Blenheim Beach, Jervis Bay, New South Wales © Destination NSW
12-day road trip through New South Wales
Venture beyond landmarks like the Sydney Harbour Bridge and Bondi Beach, and you’ll be rewarded with world-class wineries, stunning white-sand beaches, and once-in-a-lifetime animal encounters.
By Alissa Jenkins
Its icons are incredible, but New South Wales offers much more than the Sydney Opera House and Harbour Bridge. Driving north from Sydney, this 12-day circuit takes you to some of Australia’s most beloved beach destinations, across to vibrant wine-producing regions, into ancient forests and south to dazzling white-sand beaches before looping back up to Sydney, the Harbour City.
What to expect
- Swim with wild dolphins in beautiful Port Stephens
- Sample world-class wines from New South Wales’ most renowned wineries
- Explore the Blue Mountain’s dramatic canyons and Jurassic rainforest
- Time: 12 days
- Distance: 1,800 kilometres (1,118 miles)
- Transport: car
- Nearest major city: Sydney
- Price: $$$$
Day 1: Sydney to Newcastle
Depart Sydney early and drive for an hour northeast to Palm Beach, situated at the top of a long peninsula and surrounded by clear waters and leafy, mansion-studded streets. At the far end of the beach, take the 800-metre (0.5-mile) walking trail to Barrenjoey Lighthouse and lightkeeper’s cottages for panoramic views over Ku-ring-gai Chase National Park, before lunch at local favourite, The Boathouse Palm Beach.
Once you’ve eaten, set the GPS for the 2.5-hour drive via the M1 to Newcastle, Australia’s second-oldest city. See why it’s a world-famous surfing destination with a swim at Merewether Beach, or skip the waves at heritage-listed ocean pool, Bogey Hole, before a Mediterranean-inspired dinner at popular seaside restaurant Rustica. Stay overnight at Newcastle’s award-winning The Lucky Hotel, a historic, renovated pub home to 30 boutique rooms with modern furnishings and luxury bedding.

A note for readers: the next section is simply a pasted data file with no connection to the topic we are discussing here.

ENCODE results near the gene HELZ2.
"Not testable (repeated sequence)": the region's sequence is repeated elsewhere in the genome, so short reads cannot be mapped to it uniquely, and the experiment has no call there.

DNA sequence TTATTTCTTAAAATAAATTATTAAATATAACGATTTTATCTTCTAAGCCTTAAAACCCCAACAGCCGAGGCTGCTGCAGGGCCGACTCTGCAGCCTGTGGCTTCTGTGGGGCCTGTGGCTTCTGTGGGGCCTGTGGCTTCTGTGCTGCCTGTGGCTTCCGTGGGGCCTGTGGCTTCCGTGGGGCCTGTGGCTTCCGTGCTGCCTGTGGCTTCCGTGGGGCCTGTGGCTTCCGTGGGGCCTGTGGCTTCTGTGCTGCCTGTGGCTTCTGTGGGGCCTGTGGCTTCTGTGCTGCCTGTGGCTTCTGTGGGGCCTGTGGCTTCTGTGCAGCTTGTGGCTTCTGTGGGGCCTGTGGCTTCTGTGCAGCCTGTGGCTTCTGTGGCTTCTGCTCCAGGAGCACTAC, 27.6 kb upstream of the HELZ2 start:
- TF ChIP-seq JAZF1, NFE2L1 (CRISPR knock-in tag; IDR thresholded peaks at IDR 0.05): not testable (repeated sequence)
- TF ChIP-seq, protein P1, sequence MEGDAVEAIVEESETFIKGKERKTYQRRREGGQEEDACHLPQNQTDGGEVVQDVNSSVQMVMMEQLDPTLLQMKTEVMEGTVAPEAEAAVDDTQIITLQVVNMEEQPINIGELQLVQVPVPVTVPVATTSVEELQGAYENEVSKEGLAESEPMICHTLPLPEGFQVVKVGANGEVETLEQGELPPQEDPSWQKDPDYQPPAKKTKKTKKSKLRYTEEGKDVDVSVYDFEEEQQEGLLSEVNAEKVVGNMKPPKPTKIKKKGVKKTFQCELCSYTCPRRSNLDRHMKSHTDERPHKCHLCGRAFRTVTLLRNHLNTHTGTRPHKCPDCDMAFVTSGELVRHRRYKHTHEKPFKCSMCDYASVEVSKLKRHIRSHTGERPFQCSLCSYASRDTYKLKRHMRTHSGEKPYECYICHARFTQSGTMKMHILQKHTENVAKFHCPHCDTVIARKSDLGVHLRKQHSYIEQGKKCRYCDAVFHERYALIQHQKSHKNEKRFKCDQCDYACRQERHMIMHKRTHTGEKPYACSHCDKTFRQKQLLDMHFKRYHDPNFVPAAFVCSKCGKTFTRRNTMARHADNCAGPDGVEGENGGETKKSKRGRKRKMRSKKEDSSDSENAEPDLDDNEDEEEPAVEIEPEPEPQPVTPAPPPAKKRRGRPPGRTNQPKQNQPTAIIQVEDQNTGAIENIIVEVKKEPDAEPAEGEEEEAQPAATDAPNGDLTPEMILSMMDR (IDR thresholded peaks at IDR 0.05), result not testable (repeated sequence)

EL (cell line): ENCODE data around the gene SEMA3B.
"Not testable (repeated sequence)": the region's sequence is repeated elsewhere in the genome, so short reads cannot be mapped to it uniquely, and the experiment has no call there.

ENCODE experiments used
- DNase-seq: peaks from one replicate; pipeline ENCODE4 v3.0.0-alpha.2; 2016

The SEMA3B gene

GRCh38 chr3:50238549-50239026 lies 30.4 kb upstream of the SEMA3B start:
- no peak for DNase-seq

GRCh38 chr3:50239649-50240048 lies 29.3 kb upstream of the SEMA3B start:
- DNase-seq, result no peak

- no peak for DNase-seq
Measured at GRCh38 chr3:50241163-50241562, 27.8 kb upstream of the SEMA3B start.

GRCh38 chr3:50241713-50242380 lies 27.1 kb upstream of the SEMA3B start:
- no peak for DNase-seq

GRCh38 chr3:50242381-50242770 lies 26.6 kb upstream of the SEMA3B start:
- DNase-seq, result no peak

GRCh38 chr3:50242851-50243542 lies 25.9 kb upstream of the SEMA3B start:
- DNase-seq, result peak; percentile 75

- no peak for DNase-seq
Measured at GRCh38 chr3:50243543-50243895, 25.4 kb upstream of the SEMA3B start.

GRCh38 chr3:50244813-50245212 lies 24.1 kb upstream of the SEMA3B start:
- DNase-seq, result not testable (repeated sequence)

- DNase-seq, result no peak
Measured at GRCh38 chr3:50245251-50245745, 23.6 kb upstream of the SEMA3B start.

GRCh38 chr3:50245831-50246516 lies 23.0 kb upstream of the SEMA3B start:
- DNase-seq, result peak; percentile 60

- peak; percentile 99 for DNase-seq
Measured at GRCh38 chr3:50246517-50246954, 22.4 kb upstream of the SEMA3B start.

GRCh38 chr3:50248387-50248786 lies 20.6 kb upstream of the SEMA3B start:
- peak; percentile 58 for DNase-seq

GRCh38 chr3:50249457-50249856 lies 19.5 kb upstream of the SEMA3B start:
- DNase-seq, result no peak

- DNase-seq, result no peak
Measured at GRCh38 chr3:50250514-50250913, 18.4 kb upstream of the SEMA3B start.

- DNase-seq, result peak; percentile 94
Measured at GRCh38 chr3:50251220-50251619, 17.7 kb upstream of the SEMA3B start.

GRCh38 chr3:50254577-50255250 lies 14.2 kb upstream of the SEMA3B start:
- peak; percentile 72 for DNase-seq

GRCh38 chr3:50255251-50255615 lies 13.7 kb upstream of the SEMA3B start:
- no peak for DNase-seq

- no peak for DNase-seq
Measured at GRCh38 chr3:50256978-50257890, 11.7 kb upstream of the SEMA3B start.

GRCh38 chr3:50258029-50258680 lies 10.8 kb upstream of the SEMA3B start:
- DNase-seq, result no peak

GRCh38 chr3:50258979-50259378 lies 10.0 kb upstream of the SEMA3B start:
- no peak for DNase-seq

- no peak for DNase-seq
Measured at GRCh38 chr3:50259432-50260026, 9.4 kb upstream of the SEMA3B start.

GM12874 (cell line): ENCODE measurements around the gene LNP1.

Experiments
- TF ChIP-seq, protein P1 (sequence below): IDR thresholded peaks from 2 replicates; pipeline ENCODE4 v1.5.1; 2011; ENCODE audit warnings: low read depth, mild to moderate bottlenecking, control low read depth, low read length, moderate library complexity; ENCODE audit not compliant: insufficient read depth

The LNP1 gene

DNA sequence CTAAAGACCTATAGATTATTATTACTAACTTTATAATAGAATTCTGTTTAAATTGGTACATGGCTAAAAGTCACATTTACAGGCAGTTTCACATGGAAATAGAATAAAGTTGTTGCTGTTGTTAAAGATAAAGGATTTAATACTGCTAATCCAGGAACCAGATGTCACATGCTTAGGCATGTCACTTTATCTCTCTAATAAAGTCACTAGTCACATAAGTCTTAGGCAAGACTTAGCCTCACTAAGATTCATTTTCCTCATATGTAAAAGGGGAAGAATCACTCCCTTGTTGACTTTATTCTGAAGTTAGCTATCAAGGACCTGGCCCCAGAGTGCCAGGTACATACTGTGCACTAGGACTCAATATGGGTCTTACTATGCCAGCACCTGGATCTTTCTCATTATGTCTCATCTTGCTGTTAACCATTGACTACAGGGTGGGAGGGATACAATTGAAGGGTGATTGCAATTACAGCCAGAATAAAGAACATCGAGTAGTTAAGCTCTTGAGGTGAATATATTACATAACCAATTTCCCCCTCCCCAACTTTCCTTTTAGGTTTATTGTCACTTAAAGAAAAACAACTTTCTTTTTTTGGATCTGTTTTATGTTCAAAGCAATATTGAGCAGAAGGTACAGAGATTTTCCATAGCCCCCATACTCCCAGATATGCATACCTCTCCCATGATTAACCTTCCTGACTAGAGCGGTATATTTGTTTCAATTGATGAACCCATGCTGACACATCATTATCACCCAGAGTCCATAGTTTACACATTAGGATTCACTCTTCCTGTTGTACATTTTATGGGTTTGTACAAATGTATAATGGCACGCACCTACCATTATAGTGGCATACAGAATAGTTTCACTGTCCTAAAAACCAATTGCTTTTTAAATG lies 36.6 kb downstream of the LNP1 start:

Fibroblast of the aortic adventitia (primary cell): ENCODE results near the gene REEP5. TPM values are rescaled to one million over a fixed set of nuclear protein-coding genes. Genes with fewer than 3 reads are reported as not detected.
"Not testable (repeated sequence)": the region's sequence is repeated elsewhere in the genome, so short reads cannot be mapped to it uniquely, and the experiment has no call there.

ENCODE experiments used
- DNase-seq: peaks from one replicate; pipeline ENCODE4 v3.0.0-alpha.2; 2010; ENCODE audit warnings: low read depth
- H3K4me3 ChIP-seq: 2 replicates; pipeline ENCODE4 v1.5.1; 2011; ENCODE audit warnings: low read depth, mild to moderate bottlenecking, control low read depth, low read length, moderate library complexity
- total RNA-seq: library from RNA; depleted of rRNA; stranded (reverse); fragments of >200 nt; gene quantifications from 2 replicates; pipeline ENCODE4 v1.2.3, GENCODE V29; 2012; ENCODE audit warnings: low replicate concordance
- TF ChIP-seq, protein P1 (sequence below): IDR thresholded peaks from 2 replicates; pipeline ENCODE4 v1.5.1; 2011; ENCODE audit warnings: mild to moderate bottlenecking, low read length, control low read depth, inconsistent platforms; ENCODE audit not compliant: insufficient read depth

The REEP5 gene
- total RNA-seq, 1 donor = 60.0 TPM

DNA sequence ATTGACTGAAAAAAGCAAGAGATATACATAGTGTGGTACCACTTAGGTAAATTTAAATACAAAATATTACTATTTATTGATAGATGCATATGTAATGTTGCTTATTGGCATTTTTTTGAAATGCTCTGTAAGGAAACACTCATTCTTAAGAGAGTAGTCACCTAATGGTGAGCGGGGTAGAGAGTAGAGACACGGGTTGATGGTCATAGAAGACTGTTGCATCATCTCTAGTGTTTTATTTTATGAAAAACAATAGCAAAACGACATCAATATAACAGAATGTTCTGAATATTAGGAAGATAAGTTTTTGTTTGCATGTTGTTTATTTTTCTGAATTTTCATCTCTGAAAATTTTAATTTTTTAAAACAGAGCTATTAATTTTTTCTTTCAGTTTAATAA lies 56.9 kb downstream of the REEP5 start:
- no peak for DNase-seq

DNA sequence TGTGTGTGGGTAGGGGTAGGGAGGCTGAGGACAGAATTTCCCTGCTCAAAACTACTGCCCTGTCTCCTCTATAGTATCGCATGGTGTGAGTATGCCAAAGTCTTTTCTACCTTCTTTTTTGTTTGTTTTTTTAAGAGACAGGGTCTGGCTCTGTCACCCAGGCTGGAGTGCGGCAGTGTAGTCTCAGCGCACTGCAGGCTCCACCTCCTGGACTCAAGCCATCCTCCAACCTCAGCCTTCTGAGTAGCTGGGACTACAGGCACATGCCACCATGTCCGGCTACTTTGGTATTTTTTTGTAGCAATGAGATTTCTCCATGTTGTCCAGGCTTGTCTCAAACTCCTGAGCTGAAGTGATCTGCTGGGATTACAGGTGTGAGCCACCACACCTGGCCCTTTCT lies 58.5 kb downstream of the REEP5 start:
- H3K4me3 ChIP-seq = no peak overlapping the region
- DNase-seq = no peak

Day 2: Newcastle to Port Stephens
Kick-start the day with family-friendly fun at TreeTop Adventure Park, set among the Australian bush about 30 minutes west of Newcastle. Here, you can climb, weave and fly through the tree tops on self-guided rope courses and zip lines.
After your feet are back in solid ground, continue to drive an hour northeast to the stunning seaside destination of Port Stephens, renowned for its long sandy beaches and the vast Stockton Sand Dunes — the largest moving dunes in the southern hemisphere. Spend the afternoon on a sand dune safari, which you can experience via 4WD or quad bike tour, or try sand boarding as you surf down the massive 40-metre (130-feet) high dunes.
At night, stay at The Anchorage Hotel & Spa in Port Stephens, with a range of luxurious, nautical-inspired suites, as well as two waterfront restaurants that showcase locally-sourced produce.
Day 3: Port Stephens to Hunter Valley
Begin the day with a once-in-a-lifetime adventure — swimming with wild dolphins in the beautiful Port Stephens-Great Lakes Marine Park. With wetsuits, masks and snorkels provided, as well as a light breakfast, guests also have the option to stay dry and watch these magical creatures from the boat or climb into the water for a profound yet playful wildlife encounter.
Back on land, drive 90 minutes west to one of Australia’s leading wine regions, the Hunter Valley. Renowned for producing excellent semillon and chardonnay, spend the afternoon driving or cycling between the valley’s prominent cellar doors, taste testing the talents of winemaking heavyweights like Audrey Wilkinson, Harkham Wines, and Krinklewood Biodynamic Vineyard. For those who prefer beer or spirits, Ironbark Hill Brewhouse and Hunter Distillery are also worth a visit. You can also enjoy fine dining and boutique accommodation at many of the Hunter’s wineries, such as Bimbadgen, Tinonee Vineyard Estate and Whispering Brook.
Day 4: Hunter Valley to Mudgee
Pack your binoculars and a picnic of Hunter Valley produce to drive 2.5 hours west to Lees Pinch lookout in the picturesque Goulburn River National Park. Accessible via an easy one-kilometre (0.6-mile) walking track, there are viewing areas that take in the lush forest, flowing river and sandstone gorge below. Keep watch for native wildlife such as wallabies, wombats, and birds of prey soaring above.